Some 1,500-plus years ago, at the intersection of the complex canal systems that supported their ancient agricultural-based society on the Salt River, the Hohokam established a pre-Columbian village where families lived and flourished. Population estimates range from 24,000 to 50,000 people. Today, it’s the location of perhaps the least-buzzed-about Phoenix attraction.
On the southeast corner of 44th and Washington streets sits the Pueblo Grande Museum and Archeological Park, the oldest museum in Phoenix. For 90 years, it has safeguarded, preserved and taught about the earliest Valley of the Sun inhabitants.
“Imagine a large town approximately 1-mile wide and 1-mile long,” explains Scottsdale’s Lary A. Martin, president elect of the museum’s auxiliary, which raises money and recruits volunteers for the city-owned museum. He’s been a
volunteer for 10 years.
“When I conduct a tour, I try to paint a picture of what life was like.” An introduction video inside the main
building serves as an exemplary way to learn the basics. Inside exhibits offer air-conditioned comfort as well as a
children’s hands-on area. Special events range from Arizona Authors Storytelling and Craft Saturdays, to scientific lectures to the popular Indian Market on December 15 and December 16, and the 13th annual Navajo Rug Sale on
If hearing about the Hohokam isn’t enough, ancient life can be seen in ruins on the museum grounds. Visitors
are treated to an indoor and outdoor experience, which impacts museum enjoyment in the sizzling days of
summer. An umbrella helps walkers on the self-guided trail, which winds its way in a loop around the grounds.
The museum’s marquee item is a platform mound; one of only two remaining earthen mounds built by the Hohokam, the other being at Casa Grande. Covering 3.3 acres, the mound is thought to have had several purposes.
Originally filled with trash, it was topped with caliche providing a base on which other structures were built. Many
believe it was used as an observation platform that provided perfect views of games played on nearby large ball courts. One of the courts is on view. Visitors can follow the path to top of the dirt wall to look into history.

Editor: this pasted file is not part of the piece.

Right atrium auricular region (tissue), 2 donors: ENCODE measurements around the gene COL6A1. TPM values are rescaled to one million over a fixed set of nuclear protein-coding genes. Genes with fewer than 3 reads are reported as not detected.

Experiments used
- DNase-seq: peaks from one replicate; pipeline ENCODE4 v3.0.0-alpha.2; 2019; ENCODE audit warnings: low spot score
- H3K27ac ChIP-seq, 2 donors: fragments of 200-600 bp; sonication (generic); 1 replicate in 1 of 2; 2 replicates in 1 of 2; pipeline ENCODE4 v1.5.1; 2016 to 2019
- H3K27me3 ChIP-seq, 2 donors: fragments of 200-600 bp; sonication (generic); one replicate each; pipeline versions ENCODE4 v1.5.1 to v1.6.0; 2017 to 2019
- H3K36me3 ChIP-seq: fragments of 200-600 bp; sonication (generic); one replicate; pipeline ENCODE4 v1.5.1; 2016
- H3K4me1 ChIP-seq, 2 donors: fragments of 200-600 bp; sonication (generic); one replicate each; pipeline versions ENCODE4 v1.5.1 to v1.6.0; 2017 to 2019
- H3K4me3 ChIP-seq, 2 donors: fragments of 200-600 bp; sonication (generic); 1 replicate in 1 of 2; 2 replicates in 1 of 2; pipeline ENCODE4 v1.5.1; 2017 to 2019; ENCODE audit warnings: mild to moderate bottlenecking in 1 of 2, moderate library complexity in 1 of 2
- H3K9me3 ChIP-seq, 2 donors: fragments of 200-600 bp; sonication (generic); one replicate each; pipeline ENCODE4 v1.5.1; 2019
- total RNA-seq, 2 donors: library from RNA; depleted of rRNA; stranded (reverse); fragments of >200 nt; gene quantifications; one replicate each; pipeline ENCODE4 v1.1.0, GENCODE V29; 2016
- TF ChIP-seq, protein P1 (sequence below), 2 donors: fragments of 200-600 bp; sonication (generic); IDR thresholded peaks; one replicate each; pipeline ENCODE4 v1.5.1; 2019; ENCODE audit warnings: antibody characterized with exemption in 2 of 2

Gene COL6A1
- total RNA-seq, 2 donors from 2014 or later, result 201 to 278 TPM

In addition to the ball courts, ancient houses are recreated as part of the 3/4-mile walk. Remnants of earliest Sonoran life include pit houses, aptly named because they are partly dug into the ground then were covered with roofs. A garden growing native plants like corn, amaranth and squash mimics original plantings.
Crops thrived because water played a vital role for Sonoran Desert inhabitants. The museum and park are at the headwaters of major canal systems that drew water from the Salt and Gila rivers. Planes landing at neighboring Phoenix Sky Harbor International Airport get bird’s-eye views of Pueblo Grande’s layout and water system.
Work is nearly complete on a bridge and gate at the canal, expanding the museum’s outdoor exhibits.
“Our Portal to the Past will attract pedestrian traffic along the CanalScape to cross over physically and metaphorically and to walk in the footsteps of the Ancient Sonoran Desert People,” explains artist Zarco Guerrero.
His gate creation is “first in a series of art events to attract new audiences and supporters to the museum, while
educating them on the vital importance of water usage.”
Unveiling is set for October with the official museum birthday celebration. Operated under Phoenix’s Parks and
Recreation Department, Pueblo Grande is also home to the city archaeologist, Laurene Montero. She is tasked with safeguarding remains and artifacts across the Valley. She works with construction crews of all sizes to ensure age-old
items are given proper treatment.
The museum is home to a large repository of archaeological discoveries. Pottery shards, tools, jewelry and even remains can be found by area builders.
Should any human remains be uncovered, the museum follows the guidelines of the Native American Graves Protection and Repatriation Act (NAGPRA). Since 1990, all remains found are repatriated directly to
“We are currently in consultation under NAGPRA for several of our human remains,” explains Nicole
Armstrong-Best, museum director. A wide variety of lectures, hands-on crafts for all ages, and other special
events are on the museum’s calendar.
Check to see what is happening before going, because very young children might find a nonevent day rather
difficult. Spending 90 minutes to two hours will allow a comprehensive museum experience.